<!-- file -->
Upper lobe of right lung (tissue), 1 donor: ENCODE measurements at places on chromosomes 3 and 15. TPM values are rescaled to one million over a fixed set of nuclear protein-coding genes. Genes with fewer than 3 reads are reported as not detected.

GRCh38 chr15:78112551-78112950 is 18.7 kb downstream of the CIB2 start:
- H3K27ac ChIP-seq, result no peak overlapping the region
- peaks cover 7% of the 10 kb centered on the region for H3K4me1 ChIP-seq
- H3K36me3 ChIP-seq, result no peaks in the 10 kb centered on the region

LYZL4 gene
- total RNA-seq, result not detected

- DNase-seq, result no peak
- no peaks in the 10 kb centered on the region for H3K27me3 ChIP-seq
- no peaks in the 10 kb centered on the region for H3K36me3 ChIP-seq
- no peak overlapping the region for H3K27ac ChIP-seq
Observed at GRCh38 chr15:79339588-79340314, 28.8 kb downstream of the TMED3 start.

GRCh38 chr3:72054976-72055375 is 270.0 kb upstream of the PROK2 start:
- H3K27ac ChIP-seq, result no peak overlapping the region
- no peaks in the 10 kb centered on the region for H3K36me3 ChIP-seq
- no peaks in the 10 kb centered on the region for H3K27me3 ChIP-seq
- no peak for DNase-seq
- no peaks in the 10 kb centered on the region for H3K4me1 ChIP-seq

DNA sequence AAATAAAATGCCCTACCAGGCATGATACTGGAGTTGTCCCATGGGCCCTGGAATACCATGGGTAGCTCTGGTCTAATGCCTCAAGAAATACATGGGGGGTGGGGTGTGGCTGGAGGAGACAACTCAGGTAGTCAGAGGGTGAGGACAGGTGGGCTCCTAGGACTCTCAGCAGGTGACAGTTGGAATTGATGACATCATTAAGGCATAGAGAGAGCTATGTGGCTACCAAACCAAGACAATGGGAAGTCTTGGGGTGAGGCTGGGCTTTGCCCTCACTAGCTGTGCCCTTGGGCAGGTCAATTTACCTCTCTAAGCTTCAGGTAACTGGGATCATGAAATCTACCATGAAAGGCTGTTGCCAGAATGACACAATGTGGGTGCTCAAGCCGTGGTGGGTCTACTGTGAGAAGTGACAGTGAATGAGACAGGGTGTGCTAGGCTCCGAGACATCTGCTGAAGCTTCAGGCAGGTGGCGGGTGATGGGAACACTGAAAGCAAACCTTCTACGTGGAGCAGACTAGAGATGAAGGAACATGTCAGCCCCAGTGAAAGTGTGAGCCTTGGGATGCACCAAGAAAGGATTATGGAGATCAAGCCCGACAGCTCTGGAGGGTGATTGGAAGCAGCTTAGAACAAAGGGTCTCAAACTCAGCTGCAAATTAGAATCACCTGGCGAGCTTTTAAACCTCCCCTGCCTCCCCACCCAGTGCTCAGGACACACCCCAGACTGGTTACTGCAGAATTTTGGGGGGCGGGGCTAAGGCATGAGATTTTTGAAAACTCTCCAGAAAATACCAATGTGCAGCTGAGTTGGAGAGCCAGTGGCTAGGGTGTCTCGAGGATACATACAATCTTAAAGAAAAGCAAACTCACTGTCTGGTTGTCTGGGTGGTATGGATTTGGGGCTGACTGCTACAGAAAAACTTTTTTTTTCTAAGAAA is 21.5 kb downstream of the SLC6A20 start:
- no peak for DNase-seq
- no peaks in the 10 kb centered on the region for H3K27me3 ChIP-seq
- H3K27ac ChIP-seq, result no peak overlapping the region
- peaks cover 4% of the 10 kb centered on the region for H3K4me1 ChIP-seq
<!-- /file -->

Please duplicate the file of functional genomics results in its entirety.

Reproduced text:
Upper lobe of right lung (tissue), 1 donor: ENCODE measurements at places on chromosomes 3 and 15. TPM values are rescaled to one million over a fixed set of nuclear protein-coding genes. Genes with fewer than 3 reads are reported as not detected.

GRCh38 chr15:78112551-78112950 is 18.7 kb downstream of the CIB2 start:
- H3K27ac ChIP-seq, result no peak overlapping the region
- peaks cover 7% of the 10 kb centered on the region for H3K4me1 ChIP-seq
- H3K36me3 ChIP-seq, result no peaks in the 10 kb centered on the region

LYZL4 gene
- total RNA-seq, result not detected

- DNase-seq, result no peak
- no peaks in the 10 kb centered on the region for H3K27me3 ChIP-seq
- no peaks in the 10 kb centered on the region for H3K36me3 ChIP-seq
- no peak overlapping the region for H3K27ac ChIP-seq
Observed at GRCh38 chr15:79339588-79340314, 28.8 kb downstream of the TMED3 start.

GRCh38 chr3:72054976-72055375 is 270.0 kb upstream of the PROK2 start:
- H3K27ac ChIP-seq, result no peak overlapping the region
- no peaks in the 10 kb centered on the region for H3K36me3 ChIP-seq
- no peaks in the 10 kb centered on the region for H3K27me3 ChIP-seq
- no peak for DNase-seq
- no peaks in the 10 kb centered on the region for H3K4me1 ChIP-seq

DNA sequence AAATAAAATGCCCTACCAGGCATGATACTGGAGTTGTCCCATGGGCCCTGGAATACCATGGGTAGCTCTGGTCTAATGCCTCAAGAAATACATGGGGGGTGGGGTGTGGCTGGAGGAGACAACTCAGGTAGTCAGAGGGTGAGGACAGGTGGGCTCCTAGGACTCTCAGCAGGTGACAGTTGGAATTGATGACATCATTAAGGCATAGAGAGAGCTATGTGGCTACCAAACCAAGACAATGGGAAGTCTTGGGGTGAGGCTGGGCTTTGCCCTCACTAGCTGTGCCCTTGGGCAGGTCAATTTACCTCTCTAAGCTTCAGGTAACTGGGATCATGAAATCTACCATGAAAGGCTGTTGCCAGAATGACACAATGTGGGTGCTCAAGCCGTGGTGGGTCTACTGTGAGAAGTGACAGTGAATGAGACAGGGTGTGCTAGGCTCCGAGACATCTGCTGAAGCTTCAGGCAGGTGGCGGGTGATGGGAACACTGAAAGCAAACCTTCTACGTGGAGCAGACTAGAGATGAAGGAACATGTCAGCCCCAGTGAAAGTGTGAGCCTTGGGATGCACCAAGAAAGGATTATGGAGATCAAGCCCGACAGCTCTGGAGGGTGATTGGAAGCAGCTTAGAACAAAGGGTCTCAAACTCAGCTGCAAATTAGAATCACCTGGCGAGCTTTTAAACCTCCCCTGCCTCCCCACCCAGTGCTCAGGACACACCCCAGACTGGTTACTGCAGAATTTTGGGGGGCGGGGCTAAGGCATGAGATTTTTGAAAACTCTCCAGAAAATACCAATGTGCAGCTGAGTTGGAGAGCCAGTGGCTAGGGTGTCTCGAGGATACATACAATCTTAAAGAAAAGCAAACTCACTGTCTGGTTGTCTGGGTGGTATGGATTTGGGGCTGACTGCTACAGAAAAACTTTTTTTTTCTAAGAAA is 21.5 kb downstream of the SLC6A20 start:
- no peak for DNase-seq
- no peaks in the 10 kb centered on the region for H3K27me3 ChIP-seq
- H3K27ac ChIP-seq, result no peak overlapping the region
- peaks cover 4% of the 10 kb centered on the region for H3K4me1 ChIP-seq